Cutler's and other APA advocates' efforts began to pay off with the introduction of the first federal parity bill in 1992. The bill that was enacted four years later mandated parity insurance coverage between mental and physical disorders in lifetime and annual dollar limits.

This victory was achieved through the help of what was the first of many coalitions APA helped form or joined over the succeeding years to get parity legislation through Congress: the Coalition for Fairness in Mental Illness Coverage. Among its members were the AMA and the National Alliance on Mental Illness (NAMI). "This has always been a collaborative effort," Meyers said.

Though limited in scope, the law paved the way for many states to enact their own more generous parity laws in the following years, according to Meyers. The law also was significant because it was among the first to change aspects of the federal Employee Retirement Income Security Act (ERISA), which governs the self-funded plans that cover 82 million individuals and are not subject to state parity laws, thus protecting them from state coverage mandates.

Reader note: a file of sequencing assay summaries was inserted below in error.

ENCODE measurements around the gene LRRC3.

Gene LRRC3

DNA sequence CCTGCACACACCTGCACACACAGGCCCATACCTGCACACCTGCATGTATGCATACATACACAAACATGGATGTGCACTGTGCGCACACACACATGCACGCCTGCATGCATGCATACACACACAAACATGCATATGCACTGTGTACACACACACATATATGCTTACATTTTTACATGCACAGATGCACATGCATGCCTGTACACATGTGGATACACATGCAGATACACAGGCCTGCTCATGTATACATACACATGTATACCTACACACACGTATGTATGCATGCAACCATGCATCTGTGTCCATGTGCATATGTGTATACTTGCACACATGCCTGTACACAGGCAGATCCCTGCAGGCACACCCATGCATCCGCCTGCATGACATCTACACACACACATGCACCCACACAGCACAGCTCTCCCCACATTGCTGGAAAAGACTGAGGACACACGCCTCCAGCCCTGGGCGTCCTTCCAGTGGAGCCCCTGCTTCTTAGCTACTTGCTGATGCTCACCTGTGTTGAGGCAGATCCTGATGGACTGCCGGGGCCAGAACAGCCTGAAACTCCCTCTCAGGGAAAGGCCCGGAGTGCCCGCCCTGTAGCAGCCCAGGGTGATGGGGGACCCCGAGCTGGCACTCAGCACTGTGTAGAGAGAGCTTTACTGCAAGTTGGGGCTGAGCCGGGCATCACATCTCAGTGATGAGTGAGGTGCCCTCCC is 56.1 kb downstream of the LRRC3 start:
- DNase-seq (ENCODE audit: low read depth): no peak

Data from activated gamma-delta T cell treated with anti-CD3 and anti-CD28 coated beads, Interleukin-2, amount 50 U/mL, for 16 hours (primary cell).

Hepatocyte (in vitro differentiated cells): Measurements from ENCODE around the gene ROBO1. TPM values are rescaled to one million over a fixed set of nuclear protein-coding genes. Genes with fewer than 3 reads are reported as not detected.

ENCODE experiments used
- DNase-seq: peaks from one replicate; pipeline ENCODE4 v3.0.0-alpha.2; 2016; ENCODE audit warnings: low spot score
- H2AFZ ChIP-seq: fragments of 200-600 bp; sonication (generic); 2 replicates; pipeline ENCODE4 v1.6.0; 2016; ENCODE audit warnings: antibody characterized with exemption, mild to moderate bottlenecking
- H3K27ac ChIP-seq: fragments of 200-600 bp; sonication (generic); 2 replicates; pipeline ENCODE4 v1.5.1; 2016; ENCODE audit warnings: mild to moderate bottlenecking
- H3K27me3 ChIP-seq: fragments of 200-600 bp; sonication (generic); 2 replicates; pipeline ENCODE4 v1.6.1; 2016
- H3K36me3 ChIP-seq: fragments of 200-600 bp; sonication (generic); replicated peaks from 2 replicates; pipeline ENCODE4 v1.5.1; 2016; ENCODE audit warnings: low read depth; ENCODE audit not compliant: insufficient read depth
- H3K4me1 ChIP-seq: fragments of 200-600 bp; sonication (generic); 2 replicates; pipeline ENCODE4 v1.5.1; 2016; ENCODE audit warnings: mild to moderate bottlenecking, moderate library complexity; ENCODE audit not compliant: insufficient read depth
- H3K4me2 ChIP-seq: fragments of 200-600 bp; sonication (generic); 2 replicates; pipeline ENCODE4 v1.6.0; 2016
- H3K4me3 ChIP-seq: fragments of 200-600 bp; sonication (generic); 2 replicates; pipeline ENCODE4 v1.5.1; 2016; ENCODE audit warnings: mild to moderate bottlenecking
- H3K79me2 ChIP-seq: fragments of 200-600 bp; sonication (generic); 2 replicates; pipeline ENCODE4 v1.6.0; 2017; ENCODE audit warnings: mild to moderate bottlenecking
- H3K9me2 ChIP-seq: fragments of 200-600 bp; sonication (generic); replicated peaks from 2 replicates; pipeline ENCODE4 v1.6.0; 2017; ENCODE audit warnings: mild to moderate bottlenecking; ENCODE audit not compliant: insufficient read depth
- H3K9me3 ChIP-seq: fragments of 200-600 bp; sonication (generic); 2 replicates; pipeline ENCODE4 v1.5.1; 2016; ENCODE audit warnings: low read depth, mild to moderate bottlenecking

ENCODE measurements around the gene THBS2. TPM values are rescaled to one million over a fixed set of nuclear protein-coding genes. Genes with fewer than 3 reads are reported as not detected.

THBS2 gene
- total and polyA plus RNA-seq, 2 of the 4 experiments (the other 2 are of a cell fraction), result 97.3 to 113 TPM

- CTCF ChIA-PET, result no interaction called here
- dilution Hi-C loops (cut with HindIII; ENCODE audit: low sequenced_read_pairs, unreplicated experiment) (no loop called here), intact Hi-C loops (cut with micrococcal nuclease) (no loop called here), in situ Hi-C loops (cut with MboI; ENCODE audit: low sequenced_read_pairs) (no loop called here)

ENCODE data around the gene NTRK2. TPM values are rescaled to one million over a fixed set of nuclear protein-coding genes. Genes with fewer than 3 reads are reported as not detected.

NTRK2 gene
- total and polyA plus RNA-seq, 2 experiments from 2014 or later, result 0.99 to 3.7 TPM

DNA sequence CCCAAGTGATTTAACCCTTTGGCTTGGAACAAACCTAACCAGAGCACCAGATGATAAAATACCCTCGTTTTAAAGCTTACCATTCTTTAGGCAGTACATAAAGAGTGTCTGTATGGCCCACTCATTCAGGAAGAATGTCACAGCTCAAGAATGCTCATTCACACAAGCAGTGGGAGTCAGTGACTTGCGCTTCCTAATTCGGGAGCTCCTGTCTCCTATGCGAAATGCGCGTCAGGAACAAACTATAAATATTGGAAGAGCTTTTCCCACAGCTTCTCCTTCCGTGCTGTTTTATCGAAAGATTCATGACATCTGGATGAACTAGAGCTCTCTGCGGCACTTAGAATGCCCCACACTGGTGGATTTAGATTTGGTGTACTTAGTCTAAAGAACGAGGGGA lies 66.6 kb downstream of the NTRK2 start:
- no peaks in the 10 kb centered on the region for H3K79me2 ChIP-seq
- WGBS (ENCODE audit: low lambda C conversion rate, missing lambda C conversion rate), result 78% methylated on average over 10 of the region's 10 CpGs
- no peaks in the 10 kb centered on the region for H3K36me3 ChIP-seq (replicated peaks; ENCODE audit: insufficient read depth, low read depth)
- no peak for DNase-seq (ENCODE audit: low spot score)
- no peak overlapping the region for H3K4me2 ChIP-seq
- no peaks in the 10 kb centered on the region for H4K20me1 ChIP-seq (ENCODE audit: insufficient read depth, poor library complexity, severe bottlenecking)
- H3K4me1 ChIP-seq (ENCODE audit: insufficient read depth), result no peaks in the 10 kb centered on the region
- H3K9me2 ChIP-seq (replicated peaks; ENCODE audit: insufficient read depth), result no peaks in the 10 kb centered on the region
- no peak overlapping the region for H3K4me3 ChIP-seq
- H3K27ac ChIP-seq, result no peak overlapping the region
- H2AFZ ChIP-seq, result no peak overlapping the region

Anchor for JumpAnchor for Jump

Sen. Pete Domenici (R-N.M.) speaks at an impromptu press conference on Capitol Hill in April 1996 to rally support for mental health parity after parity legislation was overwhelmingly passed by the Senate a few days earlier. Looking on are Sen. Paul Wellstone (D-Minn.), who died in a plane crash in 2002; and Melvin Sabshin, M.D. (middle), then APA medical director. The legislation, titled the Mental Health Parity Act of 1996, was signed by President Bill Clinton in September of that year. 

Credit: Richard Karel

Among the earliest and strongest congressional supporters of parity were Sens. Paul Wellstone (D-Minn.) and Pete Domenici (R-N.M.), under whose leadership Congress passed the first federal mental health parity law in 1996. Domenici and Wellstone both knew personally of the devastating impact—financial as well as emotional—on families with a mentally ill relative and reached across the aisle to promote parity.

Wellstone died in a plane crash while he was campaigning for reelection in 2002. His efforts and the continuing support of Domenici in recent years led sponsors to title the parity bill that Congress passed last month the Paul Wellstone and Pete Domenici Mental Health Parity and Addiction Equity Act of 2008.